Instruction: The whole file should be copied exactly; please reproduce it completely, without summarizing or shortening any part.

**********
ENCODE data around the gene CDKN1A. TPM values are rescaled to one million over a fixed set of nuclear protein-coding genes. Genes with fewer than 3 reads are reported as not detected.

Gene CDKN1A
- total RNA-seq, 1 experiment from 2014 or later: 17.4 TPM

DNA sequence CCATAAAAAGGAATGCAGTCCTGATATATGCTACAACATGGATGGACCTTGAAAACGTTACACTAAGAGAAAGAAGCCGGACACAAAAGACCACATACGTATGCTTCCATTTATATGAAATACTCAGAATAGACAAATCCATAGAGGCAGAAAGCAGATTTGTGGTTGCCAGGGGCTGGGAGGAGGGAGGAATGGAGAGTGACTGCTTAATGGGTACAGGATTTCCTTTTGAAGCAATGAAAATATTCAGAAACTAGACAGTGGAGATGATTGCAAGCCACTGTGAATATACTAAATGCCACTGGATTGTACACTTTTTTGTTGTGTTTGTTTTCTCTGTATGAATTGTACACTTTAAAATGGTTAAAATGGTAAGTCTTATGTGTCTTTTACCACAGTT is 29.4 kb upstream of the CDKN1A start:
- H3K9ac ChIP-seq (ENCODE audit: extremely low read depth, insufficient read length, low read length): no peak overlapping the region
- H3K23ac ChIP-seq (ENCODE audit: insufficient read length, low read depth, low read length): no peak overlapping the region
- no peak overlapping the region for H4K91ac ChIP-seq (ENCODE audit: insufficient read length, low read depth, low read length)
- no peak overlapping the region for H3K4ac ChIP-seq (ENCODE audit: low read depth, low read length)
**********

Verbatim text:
ENCODE data around the gene CDKN1A. TPM values are rescaled to one million over a fixed set of nuclear protein-coding genes. Genes with fewer than 3 reads are reported as not detected.

Gene CDKN1A
- total RNA-seq, 1 experiment from 2014 or later: 17.4 TPM

DNA sequence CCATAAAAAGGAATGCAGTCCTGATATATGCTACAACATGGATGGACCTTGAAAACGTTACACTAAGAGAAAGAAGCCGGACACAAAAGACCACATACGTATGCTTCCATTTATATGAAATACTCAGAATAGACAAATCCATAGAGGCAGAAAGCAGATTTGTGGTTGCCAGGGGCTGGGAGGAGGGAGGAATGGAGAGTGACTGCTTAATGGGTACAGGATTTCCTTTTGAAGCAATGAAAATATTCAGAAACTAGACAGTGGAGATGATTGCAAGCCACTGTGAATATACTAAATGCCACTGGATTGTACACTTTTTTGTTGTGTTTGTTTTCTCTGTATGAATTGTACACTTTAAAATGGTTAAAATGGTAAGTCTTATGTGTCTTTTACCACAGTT is 29.4 kb upstream of the CDKN1A start:
- H3K9ac ChIP-seq (ENCODE audit: extremely low read depth, insufficient read length, low read length): no peak overlapping the region
- H3K23ac ChIP-seq (ENCODE audit: insufficient read length, low read depth, low read length): no peak overlapping the region
- no peak overlapping the region for H4K91ac ChIP-seq (ENCODE audit: insufficient read length, low read depth, low read length)
- no peak overlapping the region for H3K4ac ChIP-seq (ENCODE audit: low read depth, low read length)